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Citing epidemic of vaping, school districts sue e-cigarette manufacturers

By Mark Shenefelt - | Mar 16, 2022
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In this April 16, 2019, file photo, a researcher holds vape pens in a laboratory in Portland, Ore. On Thursday, Sept. 9, 2021, U.S. health officials delayed a high-stakes decision on whether to permit best selling vaping brand Juul to stay on the market, while ordering thousands of other electronic cigarettes off store shelves.
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This image shows a Juul e-cigarette ad. The manufacturer is being sued by Utah school districts for its aggressive marketing toward teenagers. An estimated 38,000 teenagers in Utah have tried e-cigarettes, the Utah Department of Health says.
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This promotional image shows Juul e-cigarette items. The manufacturer is being sued by Utah school districts for its aggressive marketing toward teenagers. An estimated 38,000 teenagers in Utah have tried e-cigarettes, the Utah Department of Health says.

BRIGHAM CITY — The Box Elder School District on Tuesday sued e-cigarette market leader Juul Labs and other manufacturers, alleging fraud and racketeering in the flooding of schools with vaping devices, nicotine-addicted students and associated problems.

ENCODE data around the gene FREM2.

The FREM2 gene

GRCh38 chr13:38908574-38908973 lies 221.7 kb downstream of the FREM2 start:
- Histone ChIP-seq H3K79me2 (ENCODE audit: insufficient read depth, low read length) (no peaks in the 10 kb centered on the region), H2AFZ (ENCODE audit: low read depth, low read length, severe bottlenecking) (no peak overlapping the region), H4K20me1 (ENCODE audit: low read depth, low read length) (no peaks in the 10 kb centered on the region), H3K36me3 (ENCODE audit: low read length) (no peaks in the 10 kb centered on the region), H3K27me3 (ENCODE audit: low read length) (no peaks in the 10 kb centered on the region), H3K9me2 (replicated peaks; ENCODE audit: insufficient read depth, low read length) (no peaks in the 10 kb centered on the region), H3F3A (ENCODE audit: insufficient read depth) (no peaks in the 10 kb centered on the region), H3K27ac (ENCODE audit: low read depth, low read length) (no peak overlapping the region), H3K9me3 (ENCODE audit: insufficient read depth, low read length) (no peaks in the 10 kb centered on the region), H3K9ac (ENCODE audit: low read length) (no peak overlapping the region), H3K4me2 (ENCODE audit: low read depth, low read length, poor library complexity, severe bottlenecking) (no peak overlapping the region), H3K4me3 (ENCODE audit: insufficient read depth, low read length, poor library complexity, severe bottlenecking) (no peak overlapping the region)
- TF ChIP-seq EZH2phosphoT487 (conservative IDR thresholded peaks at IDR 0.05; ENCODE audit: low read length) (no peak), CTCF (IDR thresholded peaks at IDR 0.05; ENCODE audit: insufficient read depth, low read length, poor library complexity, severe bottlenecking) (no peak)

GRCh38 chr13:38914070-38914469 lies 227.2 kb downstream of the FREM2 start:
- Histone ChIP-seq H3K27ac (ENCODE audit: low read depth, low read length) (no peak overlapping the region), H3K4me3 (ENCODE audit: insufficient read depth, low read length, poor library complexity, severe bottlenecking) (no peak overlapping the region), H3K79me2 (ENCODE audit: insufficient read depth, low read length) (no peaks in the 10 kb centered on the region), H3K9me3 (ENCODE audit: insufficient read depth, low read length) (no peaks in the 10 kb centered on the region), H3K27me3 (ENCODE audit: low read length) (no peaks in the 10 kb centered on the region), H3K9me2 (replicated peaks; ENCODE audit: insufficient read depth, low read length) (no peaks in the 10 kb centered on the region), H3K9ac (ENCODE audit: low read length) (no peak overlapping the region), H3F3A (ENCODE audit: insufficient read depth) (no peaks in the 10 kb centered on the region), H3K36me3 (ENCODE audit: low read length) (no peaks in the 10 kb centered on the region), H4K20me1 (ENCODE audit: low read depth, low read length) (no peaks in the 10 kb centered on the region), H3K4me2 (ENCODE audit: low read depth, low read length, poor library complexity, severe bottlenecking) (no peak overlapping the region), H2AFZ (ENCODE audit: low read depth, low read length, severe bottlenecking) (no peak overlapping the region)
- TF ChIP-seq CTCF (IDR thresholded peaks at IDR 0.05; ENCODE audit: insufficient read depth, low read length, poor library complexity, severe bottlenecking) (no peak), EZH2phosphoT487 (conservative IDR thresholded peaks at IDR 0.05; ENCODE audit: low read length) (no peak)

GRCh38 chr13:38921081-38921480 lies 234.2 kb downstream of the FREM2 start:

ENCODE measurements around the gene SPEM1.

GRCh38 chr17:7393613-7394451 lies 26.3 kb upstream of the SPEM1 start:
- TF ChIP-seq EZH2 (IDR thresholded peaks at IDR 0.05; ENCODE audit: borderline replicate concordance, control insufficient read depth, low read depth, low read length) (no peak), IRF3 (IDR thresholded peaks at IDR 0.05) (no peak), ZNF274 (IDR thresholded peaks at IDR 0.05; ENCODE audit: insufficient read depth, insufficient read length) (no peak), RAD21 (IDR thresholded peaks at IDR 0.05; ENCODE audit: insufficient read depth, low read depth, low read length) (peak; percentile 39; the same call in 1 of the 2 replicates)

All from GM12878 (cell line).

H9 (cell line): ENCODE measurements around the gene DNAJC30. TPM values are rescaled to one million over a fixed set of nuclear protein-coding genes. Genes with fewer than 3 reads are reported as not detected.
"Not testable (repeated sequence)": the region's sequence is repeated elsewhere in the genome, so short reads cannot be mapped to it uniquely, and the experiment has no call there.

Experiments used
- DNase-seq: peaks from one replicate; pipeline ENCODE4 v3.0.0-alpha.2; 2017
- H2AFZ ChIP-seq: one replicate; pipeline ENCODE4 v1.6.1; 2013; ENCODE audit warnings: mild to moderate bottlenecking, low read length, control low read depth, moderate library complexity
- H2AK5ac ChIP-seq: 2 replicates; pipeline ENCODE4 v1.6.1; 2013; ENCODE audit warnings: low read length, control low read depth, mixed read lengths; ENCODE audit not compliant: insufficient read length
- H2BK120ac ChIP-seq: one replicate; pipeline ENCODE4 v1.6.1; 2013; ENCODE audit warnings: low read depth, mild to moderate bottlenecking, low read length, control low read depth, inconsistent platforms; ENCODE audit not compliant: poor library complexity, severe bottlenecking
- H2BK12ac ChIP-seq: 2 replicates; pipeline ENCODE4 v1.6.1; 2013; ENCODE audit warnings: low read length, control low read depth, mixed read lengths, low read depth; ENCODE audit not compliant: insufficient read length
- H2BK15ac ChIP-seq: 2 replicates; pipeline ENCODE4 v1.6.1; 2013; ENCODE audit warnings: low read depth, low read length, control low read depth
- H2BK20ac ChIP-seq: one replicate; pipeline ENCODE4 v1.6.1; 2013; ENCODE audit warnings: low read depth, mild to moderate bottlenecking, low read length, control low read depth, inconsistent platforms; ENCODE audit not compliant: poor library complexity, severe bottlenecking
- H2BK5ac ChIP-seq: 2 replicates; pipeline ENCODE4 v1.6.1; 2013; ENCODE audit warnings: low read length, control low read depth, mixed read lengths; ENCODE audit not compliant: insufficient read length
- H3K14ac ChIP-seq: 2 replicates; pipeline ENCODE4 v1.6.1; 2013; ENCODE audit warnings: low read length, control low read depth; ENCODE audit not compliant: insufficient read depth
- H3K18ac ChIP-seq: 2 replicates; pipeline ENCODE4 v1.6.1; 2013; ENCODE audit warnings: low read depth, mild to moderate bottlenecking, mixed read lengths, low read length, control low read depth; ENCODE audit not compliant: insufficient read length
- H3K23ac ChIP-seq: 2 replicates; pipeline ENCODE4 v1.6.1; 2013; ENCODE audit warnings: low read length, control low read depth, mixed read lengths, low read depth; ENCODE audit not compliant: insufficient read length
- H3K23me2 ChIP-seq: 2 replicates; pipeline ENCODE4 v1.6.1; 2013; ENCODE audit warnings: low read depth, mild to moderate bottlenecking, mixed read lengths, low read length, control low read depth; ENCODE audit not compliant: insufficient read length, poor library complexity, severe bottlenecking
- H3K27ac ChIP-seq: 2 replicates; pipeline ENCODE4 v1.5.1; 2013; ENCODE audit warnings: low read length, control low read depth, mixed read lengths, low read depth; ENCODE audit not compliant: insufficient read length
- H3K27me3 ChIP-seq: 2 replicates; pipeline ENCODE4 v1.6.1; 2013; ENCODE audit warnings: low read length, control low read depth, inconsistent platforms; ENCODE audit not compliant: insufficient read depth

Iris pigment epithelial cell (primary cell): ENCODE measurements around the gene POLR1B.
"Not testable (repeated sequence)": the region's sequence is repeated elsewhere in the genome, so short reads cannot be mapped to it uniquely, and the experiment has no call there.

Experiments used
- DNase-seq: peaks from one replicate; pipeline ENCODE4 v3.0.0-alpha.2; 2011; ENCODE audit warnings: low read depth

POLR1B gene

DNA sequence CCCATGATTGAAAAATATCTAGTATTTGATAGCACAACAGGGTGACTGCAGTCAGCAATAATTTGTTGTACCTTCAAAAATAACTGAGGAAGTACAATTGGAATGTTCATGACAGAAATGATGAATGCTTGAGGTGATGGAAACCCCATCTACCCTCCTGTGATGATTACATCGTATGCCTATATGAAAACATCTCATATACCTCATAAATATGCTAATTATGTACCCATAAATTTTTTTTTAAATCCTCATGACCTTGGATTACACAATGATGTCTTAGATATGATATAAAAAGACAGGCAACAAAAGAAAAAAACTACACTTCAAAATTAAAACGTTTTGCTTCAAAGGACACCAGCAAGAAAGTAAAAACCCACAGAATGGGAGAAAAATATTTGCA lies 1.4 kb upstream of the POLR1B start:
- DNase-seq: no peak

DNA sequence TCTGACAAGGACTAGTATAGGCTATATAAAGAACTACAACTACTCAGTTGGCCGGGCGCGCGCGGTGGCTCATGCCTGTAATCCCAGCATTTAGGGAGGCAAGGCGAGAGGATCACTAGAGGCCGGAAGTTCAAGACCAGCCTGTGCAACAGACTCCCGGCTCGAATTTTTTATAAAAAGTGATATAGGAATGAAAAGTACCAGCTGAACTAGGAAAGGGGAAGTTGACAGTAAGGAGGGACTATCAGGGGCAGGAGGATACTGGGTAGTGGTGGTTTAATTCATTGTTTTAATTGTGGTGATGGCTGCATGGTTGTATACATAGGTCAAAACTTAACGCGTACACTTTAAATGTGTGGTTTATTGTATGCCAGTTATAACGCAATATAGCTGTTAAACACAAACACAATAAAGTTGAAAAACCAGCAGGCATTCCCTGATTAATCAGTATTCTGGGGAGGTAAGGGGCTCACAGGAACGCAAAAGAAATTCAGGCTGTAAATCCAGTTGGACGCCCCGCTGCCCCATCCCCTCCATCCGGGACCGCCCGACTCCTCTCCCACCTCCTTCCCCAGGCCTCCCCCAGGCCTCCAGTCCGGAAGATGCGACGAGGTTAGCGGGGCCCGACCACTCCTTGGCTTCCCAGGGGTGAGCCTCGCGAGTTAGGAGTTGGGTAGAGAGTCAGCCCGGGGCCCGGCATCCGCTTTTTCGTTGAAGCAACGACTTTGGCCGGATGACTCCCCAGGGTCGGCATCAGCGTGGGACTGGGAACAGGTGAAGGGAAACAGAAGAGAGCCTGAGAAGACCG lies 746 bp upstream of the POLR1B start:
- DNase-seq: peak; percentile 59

The Davis School District filed a similar suit in February, as did the Ogden School District last September, according to Northern California U.S. District Court records. The suits were filed there because Juul is headquartered in San Francisco.

“What we see here is that in school districts in Utah and across the country, vaping is an epidemic,” William Shinoff, a San Diego attorney whose firm represents the districts in the litigation, said Tuesday. “This is one step we are taking in trying to resolve this issue and provide resources to their campuses.”

Shinoff said his firm represents about 700 school districts around the nation. The suits claim personal injury and product liability and seek injunctions against e-cigarette companies, plus monetary damages — at least $1 million per school district. The funds would help pay for school programs to inhibit student vaping and provide counseling, treatment and other help to those addicted.

Other defendants include the Altria Group, Philip Morris USA and several individuals, all accused in the suits of developing nicotine-rich e-cigarettes and marketing them for youth, using enticing flavors and slick media campaigns.

An estimated 38,000 Utah teenagers, 17.9%, have tried vaping products, according to a 2021 Utah Department of Health report.

An estimated 13.2% of teens in the Weber-Morgan Health Department’s area were regular e-cigarette users, the report said. Most other Wasatch Front health districts were lower: Davis County, 6.9%; Bear River, which includes Box Elder County, 7.1%; and Utah County, 4.8%. The statewide user estimate was 7.8%.

Efforts to reach Box Elder School District Superintendent Steve Carlsen were not immediately successful.